A LAB-ON-A-CHIP that can allow droplets to ‘surf’ across oil using acoustic waves has been developed to avoid cross-contamination of biological samples.
There is a wide variety of liquid handling systems used in biomedical research and the pharmaceuticals industry, such as robotic pipetting systems for automated fluid processing. However these systems are bulky and aren’t capable of handling small volumes of liquid very well.
Lab-on-a-chip systems can be used for processing small volumes of liquid, but as these chips rely on having physical contact with solid surfaces to contain or manipulate liquids, traces of a reagent can adsorb onto the surface of the chip. When the chip is next used, these traces can dissolve into another liquid sample, causing cross-contamination. To avoid cross-contamination, chips are often limited to performing a single type of reaction, especially for liquids with ‘sticky’ biomolecules such as undiluted blood. In addition, the channel designs in a chip are usually fixed, which prevents them from being reconfigured for other reactions.
“There are a lot of protein-laden fluids and certain reagents that tend to stick to the chips that are handling them,” explained Tony Jun Huang, a professor of mechanical engineering and materials science at Duke University in North Carolina. “This is especially true of biological samples.”
Huang and his team have developed a reusable and programmable biomedical chip that uses a thin layer of inert, immiscible oil to isolate droplets from the surface and prevent them leaving behind any traces. Below the oil is a series of piezoelectric transducers that vibrate when electricity is passed through them, creating sound waves in the layer of oil. By controlling the sound waves, the researchers can create vertical vortexes that form dimples in the oil which hold the droplets. As different transducers are activated, the changing sound waves can pass the droplets along the surface of the oil, which can be used to mix droplets together or to split them apart. The technique is known as digital acoustofluidics.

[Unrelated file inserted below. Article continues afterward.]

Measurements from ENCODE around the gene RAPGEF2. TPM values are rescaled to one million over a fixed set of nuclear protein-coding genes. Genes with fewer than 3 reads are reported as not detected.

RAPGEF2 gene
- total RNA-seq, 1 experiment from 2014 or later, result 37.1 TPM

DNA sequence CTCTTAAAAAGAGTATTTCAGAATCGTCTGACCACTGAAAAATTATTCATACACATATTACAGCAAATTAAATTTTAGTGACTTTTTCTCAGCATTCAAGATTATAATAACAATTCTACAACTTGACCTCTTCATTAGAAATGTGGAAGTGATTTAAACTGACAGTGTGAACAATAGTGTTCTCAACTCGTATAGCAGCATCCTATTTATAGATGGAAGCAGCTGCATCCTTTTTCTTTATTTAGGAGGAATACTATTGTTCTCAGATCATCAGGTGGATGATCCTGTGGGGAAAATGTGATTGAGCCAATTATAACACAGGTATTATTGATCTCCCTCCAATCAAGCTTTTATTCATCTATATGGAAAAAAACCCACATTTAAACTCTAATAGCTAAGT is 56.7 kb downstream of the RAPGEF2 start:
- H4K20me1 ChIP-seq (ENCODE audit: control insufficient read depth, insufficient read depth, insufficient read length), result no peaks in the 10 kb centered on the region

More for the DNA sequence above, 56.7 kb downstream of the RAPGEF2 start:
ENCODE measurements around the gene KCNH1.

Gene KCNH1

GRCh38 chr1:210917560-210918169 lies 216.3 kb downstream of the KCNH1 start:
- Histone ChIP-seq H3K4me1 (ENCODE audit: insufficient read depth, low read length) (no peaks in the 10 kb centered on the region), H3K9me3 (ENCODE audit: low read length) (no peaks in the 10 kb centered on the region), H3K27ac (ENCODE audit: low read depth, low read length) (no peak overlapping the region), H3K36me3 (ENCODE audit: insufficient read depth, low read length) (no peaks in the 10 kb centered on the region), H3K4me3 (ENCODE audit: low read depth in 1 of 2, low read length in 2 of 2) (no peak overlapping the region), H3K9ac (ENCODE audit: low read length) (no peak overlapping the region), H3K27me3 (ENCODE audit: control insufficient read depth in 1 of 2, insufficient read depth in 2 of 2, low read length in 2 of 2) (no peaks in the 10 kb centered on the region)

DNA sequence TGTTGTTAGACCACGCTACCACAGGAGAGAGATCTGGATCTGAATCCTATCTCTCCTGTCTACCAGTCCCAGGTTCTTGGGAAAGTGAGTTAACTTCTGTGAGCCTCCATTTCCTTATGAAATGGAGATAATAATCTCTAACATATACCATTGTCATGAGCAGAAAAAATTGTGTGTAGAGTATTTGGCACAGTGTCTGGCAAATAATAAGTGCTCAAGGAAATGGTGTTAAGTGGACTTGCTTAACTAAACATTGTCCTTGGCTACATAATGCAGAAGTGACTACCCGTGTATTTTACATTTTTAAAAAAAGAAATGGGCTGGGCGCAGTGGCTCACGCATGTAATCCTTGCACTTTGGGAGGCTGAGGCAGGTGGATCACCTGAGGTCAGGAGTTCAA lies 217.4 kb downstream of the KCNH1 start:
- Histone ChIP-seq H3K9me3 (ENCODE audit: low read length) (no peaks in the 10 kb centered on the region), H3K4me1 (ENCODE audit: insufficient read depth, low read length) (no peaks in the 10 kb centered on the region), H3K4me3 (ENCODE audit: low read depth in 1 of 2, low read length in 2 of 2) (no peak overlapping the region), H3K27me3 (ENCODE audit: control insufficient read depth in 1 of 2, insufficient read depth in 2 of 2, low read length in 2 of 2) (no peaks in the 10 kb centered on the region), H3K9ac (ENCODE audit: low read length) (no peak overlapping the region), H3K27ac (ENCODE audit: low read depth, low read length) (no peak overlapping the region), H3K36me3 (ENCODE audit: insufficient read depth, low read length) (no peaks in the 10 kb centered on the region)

The same fluidic path can be used repeatedly without the risk of cross-contamination, making the chip rewritable. “Our contactless liquid-handling mechanism inherently eliminates cross-contamination associated with surface adsorption and the need for surface modification,” said Huang. “It enables reusable paths for the droplets to be dynamically processed on arbitrary routes without cross-talk between each other, exponentially increasing the allowable number of combinations of reagent inputs on the same device.”
Enzymes can be easily contaminated, and any traces adsorbed on the surface could lead to unpredictable results in a reaction. As a proof of concept, the team demonstrated the ability of the new lab-on-a-chip using a reaction with enzymes. The enzyme neuron-specific enolase is typically released from damaged neurons and has been suggested as a biomarker for brain injuries such as stroke and concussion. There is usually only a short window of three to four hours for effective treatment after the onset of brain damage, so identifying injuries quickly is important.
Traditionally, a one-step reaction is used which produces luminescence if enolase is present, but at low concentrations this method requires 40 to 60 minutes to reveal luminescence. Using a cascade reaction with digital acoustofluidics, the detection limit is increased and enolase can be detected via luminescence after 15 minutes, which significantly shortens the diagnosis time for stroke patients.
Future work will involve creating more advanced chips that can handle complex operations with multiple droplets simultaneously.
Nature Communications http://doi.org/cssw
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